DNA double-crossover (DX) molecules are rigid DNA motifs that contain two double helices linked at two different points. It is possible to form hydrogen-bonded two-dimensional crystals from DX molecules and to observe those arrays by atomic force microscopy (AFM) [Winfree, E.; Liu, F.; Wenzler, L.A.; Seeman, N.C. Nature 1998, 394, 539-544]. The sticky ends that hold the arrays together can be varied, so as to include diverse periodic arrangements of molecules in the crystal. The inclusion of extra DNA hairpins designed to protrude from the plane of the crystal provides a topographic label that is detected readily in AFM images: By using these labels, it is possible to produce stripes at predicted spacings on the surface of the crystal. The experiments presented here demonstrate that it is possible to modify these patterns, by both enzymatic and nonenzymatic procedures. We show that a hairpin containing a restriction site can be removed quantitatively from the array. We also demonstrate that a sticky end protruding from the array can be ligated to a hairpin containing its complement. In addition, it is possible to anneal a hairpin to the crystalline array by hydrogen bonding, both in solution and after deposition on a mica surface. The ability to modify these arrays increases the diversity of patterns that can be produced from an initial set of DX components. Thus, a single array can be modified in a large number of ways that can alter its physical or chemical features.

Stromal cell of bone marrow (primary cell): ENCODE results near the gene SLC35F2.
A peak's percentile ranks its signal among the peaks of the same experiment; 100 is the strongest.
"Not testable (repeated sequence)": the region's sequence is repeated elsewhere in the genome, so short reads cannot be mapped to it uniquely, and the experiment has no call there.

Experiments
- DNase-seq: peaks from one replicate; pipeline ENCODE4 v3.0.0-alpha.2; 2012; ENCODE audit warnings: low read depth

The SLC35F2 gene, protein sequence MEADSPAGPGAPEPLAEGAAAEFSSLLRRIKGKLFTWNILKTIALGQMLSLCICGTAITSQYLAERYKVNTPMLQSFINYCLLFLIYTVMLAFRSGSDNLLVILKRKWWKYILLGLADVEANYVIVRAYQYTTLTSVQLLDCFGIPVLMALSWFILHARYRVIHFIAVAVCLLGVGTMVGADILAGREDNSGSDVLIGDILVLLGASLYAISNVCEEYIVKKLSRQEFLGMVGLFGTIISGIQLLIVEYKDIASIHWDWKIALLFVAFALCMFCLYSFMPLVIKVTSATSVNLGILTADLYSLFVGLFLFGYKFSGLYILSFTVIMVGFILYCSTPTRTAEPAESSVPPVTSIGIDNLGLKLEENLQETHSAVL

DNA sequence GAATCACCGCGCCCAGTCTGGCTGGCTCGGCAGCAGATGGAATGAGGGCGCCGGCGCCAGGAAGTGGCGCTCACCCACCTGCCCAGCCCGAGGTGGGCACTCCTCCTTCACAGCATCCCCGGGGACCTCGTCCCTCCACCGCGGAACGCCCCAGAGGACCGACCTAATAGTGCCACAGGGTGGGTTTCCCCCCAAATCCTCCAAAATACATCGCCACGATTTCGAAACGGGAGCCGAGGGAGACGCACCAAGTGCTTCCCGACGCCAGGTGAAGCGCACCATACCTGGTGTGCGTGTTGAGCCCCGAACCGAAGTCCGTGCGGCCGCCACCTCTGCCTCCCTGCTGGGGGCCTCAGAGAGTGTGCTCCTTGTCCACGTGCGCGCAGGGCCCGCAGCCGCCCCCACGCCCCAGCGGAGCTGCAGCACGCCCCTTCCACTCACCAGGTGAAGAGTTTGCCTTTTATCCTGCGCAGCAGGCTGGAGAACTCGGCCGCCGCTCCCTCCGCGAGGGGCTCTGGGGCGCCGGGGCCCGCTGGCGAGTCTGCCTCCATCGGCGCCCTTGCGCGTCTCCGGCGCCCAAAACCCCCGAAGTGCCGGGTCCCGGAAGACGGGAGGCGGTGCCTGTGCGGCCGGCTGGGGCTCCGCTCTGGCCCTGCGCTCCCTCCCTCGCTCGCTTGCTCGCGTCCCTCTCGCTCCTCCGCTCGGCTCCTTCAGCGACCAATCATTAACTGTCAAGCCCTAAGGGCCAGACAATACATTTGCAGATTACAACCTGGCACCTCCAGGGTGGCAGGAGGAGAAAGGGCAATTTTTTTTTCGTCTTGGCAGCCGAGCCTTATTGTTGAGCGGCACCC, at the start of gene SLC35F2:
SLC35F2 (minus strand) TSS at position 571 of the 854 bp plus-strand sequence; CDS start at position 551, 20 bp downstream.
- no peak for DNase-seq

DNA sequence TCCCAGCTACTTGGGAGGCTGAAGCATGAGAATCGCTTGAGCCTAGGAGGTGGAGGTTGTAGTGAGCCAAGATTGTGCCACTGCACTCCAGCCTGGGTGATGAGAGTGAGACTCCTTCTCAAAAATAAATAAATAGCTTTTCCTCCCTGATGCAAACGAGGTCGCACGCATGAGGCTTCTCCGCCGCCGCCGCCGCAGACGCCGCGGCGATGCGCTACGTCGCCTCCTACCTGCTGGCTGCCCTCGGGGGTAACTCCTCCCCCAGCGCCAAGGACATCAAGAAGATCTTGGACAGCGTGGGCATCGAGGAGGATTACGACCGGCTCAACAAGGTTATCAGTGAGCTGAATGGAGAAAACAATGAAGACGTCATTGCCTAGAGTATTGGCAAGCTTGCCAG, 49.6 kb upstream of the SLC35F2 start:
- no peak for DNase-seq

ASJC Scopus subject areas
- Colloid and Surface Chemistry